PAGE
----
An emotional and powerful tribute to Michael Jackson, followed by two of his children taking the stage, created one of the most memorable moments of the 52nd annual Grammy awards.
It was a night that featured many collaborations – some far better than others – and showed that talent from several generations is still thriving and RadarOnline.com was on the scene to bring you all the highlights and misses from music’s top awards event.
The Grammys lacked controversy but did deliver some record-breaking moments, including 20-year-old Taylor Swift becoming the youngest artist to win Album of the Year. She took home four awards while Beyonce won six, the most ever won by a woman in one night.
There’s no doubt the emotional core of the night was Smokey Robinson, Jennifer Hudson, Usher, Celine Dion and Carrie Underwood singing along to Michael Jackson’s 1995 track “Earth Song.”
This portion of the show was broadcast in 3-D and even the star-filled audience donned the goofy cardboard glasses. When Michael’s voice, clear and sharp, filled the theater it was a stark reminder of what the music industry lost with his passing.
Dion was first to step on stage and sang a flawless verse. Underwood showed surprising vocal depth on the track, Hudson was pitch-perfect and Smokey Robinson displayed a silky, powerful voice that defies time.
“Michael Jackson was gone too soon,” Smokey said before introducing two of Michael’s children. Prince and Paris, wearing red armbands, took the stage after the performance to accept a lifetime achievement award for their father. Prince did most of the talking, moving the crowd when he said about his father: ”through all his songs his message was simple: love.”
The night got off to a good start with Lady Gaga and Elton John teaming up for an opening medley. Not all collaborations went as smoothly but there were no Kanye West-microphone-grabbing moments to taint (or enliven?) the evening.
Pink got everyone’s attention when she stripped to a barely-there flesh-colored body suit before spinning high above the crowd while performing, in keeping with her Circus tour.
The Black Eyed Peas though also turned in a memorable performance. Rocking black and silver futuristic costumes the band not only entertained as they were joined on staged by silver robot aliens, but they also proved it’s not all about Fergie. Their version of “I Gotta Feeling” showed the group’s cohesiveness and made their lyric, “I gotta feeling that tonight’s gonna be a good night,” seem clairvoyant.
America’s hottest band, Kings of Leon, took home Record of the Year with the infectious “Use Somebody.” Lead singer and guitarist Nathan Followill made the crowd laugh when he accepted and said,” I’m not gonna lie, we’re a little drunk.”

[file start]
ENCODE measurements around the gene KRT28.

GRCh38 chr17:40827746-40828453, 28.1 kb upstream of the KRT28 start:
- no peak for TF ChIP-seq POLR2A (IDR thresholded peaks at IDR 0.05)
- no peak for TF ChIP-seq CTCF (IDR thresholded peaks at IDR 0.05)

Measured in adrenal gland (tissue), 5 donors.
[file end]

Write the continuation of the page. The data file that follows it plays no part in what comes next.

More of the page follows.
But that’s about as controversial as the night got. It was simply, and fittingly, the music that took the spotlight, with an eclectic mix of talent performing.
Beyonce left no doubt why she’s reached superstar status with a razor-sharp performance early in the show. Later she took home the Grammy for best female pop vocal performance for “Halo” and was surprisingly nervous accepting the award. Still, she didn’t forget to thank husband Jay-Z, telling him from the stage, “I love you.”
The worst collaboration of the night featured one of the night’s biggest winners: Swift. She closed the show with a surprise victory in the Album of the Year category for Fearless but earlier she struggled on stage.
After she performed her new hit “Today Was a Fairy Tale,” Swift was suddenly joined on stage by Stevie Nicks. The eras didn’t mix well as their version of Fleetwood Mac’s Rhiannon proved, with Swift badly off key and Nicks holding back. Mercifully, they sang an abbreviated version before Swift took the lead and regained her footing with an on-key but unspectacular version of You Belong With Me while Nicks sang back up.
A far better musical pairing followed the Michael Jackson segment of the show when Bon Jovi brought out Sugarland’s Jennifer Nettles for a studio-sharp version of “Who Says You Can’t Go Home.”
The gimmick of the night was the audience voting on what else Bon Jovi would play and not surprisingly Living On a Prayer was the choice. Nettles stayed on stage and supplied a more-than-capable backing vocal as Bon Jovi knocked out the stadium anthem to cheers.
Collaborations seemed to be the theme of the evening as Green Day performed early in the night with the cast of their soon-to-open on Broadway musical based on American Idiot. Later the band won Rock Album of the Year and the punk rockers-turned-mainstream darlings bounded to the stage. Lead singer Billie Jo Armstrong did the usual thank yous before adding, “and now I’m going to do shots with Kings of Leon.”
Later, Wyclef Jean thanked America for its support of earthquake-ravaged Haiti and while urging the crowd to buy a song using iTunes, he told the audience: “The music industry is still alive even though ain’t no more record companies.”
Despite the changing nature of music distribution, the evening left no doubt that talent is in plentiful supply. That talent, however, didn’t always jell.
A perfect example: Andrea Bocelli and Mary J. Blige teamed up on Simon & Garfunkle’s Bridge Over Troubled Water and it was a strange performance that failed to inspire but was used to urge the audience to donate to Haiti relief by texting.
Dr. Dre, Eminem and Lil’ Wayne helped the audience recover with their performance but by then the audience seemed played out and the final surprising note was Swift beating out Beyonce and Lady Gaga for Album of the Year.